Don’t ask me how or why, but for some reason I ended up at the broadcast network end of the TV dial this morning. Toggling between David Gregory and George Stephanopoulos (whom my wife correctly asked “what did he do again that warrants him moderating one of these shows?”) a couple of things struck me that reminded me what a dinosaur these shows are in today’s media environment.
First, these shows better never plan on making the switch to HD. Anyone who has to see up close how much make up George Will is wearing or whether Arianna Huffington’s eyelashes are real, will certainly click off to another channel no matter how compelling the chit chat is about North Korea.
Second and most notable is the “fishbowl” feel that these shows have — especially in a digital media world that has rapidly moved to putting a premium on audience conversation. The old school method of having a moderator like George and David leading a discussion with analysts and experts is way too antiquated. Having Huffington on the Stephanopoulos panel seemed the most ironic. Here is a pundit who has arguably embraced the new medium via her Huffingtonpost.com blog platform, yet on George’s panel she appeared as 2-dimensional and archaic as Will and the other two stooges on the set.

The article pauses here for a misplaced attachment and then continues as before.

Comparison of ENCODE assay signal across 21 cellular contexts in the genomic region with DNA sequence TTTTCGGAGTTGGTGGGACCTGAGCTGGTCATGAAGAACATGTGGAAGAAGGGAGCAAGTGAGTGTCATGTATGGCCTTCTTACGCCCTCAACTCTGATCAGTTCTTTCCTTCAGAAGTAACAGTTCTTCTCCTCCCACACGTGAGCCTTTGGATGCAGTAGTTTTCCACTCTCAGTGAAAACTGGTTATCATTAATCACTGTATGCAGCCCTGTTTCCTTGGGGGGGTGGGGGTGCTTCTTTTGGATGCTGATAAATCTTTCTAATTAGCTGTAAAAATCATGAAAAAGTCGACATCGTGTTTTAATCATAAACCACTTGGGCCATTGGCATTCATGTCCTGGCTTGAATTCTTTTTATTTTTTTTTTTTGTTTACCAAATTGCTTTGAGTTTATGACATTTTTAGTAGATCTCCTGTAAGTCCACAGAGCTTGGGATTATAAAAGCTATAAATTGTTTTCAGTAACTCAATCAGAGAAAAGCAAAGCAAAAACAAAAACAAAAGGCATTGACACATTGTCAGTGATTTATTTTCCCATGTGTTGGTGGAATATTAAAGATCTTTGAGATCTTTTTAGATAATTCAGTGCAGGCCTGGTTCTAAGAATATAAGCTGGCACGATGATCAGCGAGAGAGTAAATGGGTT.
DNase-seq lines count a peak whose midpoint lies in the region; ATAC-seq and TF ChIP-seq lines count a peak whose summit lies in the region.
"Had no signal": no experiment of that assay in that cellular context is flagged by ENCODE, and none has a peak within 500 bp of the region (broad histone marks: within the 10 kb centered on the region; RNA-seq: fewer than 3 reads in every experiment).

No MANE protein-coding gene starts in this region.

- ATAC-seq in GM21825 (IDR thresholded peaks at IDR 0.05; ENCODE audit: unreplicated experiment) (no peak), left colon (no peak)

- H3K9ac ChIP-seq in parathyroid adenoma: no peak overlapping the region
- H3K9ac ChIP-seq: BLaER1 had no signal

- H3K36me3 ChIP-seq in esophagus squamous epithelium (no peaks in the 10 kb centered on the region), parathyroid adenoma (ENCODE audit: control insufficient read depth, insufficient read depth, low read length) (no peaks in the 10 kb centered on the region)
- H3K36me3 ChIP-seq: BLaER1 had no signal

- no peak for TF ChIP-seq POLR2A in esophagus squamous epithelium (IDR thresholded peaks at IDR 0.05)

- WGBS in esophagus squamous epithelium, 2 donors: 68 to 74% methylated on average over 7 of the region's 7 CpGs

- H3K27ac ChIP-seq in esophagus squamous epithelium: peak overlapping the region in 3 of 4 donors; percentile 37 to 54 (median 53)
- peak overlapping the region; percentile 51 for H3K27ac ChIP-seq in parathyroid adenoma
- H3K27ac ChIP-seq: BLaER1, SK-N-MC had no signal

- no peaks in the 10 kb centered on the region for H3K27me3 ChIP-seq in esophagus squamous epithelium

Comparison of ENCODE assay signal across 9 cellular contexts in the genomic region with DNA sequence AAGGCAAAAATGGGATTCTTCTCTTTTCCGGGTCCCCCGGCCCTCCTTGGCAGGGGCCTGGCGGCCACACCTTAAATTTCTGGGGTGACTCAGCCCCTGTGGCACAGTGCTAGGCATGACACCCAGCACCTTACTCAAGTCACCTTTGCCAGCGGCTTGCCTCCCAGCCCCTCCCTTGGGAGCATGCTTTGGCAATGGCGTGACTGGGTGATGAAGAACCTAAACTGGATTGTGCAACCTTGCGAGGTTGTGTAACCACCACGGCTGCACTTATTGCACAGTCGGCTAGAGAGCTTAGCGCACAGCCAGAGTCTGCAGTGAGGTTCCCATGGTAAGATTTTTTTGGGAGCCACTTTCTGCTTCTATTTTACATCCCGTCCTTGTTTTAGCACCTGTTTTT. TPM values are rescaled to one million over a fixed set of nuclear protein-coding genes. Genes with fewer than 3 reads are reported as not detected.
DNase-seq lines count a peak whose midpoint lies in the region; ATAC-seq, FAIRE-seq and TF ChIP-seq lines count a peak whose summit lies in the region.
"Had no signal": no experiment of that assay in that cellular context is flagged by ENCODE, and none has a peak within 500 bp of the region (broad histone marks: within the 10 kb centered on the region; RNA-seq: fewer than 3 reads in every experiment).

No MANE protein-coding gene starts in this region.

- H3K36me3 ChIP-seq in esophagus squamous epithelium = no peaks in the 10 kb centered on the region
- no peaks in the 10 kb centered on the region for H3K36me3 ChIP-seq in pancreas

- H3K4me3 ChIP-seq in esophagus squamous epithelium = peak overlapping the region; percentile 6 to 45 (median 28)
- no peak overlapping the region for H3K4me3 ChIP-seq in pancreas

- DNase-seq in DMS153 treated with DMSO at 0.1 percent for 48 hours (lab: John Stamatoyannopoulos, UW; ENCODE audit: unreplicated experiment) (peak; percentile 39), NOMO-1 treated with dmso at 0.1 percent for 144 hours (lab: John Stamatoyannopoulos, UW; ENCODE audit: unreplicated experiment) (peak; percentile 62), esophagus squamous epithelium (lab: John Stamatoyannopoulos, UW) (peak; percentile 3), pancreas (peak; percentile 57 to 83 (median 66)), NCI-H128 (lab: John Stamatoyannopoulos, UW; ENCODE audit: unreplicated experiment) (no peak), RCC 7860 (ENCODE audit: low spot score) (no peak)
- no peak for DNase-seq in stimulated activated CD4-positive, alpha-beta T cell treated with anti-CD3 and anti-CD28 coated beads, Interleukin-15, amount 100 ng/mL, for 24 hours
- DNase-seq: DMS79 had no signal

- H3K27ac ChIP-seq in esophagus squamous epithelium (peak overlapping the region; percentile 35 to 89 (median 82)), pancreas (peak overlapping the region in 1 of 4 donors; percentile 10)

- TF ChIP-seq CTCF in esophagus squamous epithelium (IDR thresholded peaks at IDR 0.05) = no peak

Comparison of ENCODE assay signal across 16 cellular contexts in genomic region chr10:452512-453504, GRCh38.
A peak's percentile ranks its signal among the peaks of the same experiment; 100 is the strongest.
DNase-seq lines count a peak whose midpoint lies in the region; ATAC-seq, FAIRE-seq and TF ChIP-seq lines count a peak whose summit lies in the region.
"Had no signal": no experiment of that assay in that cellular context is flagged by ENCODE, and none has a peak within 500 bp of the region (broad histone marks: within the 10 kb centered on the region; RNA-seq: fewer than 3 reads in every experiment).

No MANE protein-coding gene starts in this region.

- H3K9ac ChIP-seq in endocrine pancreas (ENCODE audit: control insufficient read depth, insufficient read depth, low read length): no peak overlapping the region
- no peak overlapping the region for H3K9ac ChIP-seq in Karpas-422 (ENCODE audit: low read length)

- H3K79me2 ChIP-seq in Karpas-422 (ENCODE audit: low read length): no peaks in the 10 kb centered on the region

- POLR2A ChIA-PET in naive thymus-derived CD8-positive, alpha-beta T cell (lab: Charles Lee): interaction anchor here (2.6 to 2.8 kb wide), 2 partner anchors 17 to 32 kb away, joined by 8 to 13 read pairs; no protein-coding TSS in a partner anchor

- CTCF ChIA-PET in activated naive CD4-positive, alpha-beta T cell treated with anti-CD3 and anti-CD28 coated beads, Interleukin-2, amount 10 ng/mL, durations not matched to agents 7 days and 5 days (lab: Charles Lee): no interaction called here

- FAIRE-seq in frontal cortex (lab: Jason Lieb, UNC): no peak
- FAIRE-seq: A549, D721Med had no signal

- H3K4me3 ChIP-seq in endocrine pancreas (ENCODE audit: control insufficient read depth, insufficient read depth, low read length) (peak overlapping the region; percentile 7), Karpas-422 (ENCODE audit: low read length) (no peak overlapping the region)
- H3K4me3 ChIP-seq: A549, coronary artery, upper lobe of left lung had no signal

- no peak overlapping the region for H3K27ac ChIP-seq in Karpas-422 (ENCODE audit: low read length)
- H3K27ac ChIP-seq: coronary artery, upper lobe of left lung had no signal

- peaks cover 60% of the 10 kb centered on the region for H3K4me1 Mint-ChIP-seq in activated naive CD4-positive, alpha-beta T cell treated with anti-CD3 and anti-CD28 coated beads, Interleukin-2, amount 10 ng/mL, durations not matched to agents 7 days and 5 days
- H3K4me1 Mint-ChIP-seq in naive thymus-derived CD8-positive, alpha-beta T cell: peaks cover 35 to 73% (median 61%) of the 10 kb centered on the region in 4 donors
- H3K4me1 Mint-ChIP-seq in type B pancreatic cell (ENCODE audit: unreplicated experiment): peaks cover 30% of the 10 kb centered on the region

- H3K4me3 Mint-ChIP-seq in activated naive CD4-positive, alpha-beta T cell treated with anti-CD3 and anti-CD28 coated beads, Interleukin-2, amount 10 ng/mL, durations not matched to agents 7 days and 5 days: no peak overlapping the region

How about this for a programming idea for these Sunday political shows.
While they are taping the show, run it live online. Suck in the Twitter feed — heck bring in the FriendFeed, Facebook Status feed and any other audience conversation that can be gleaned from the Web while the host and guests are actually talking on set. Then, during the actual taping, have the host dip in to the “conversation” and use the vibe coming from the audience chatter to steer the discussion a bit. Not entirely audience driven, but enough to make it feel like we’re not just watching the show as though we were waltzing through the Television & Radio wing of the Smithsonian Institute.
Now I might watch something like this — a show where George Will had to reply to what real people were saying about what he was saying about North Korea. Actually, on second thought, I’d probably just watch the thing online while it was being taped so that I could contribute to the conversation live. I’ve got better things to do than watch network television at 9 a.m. Sunday mornings!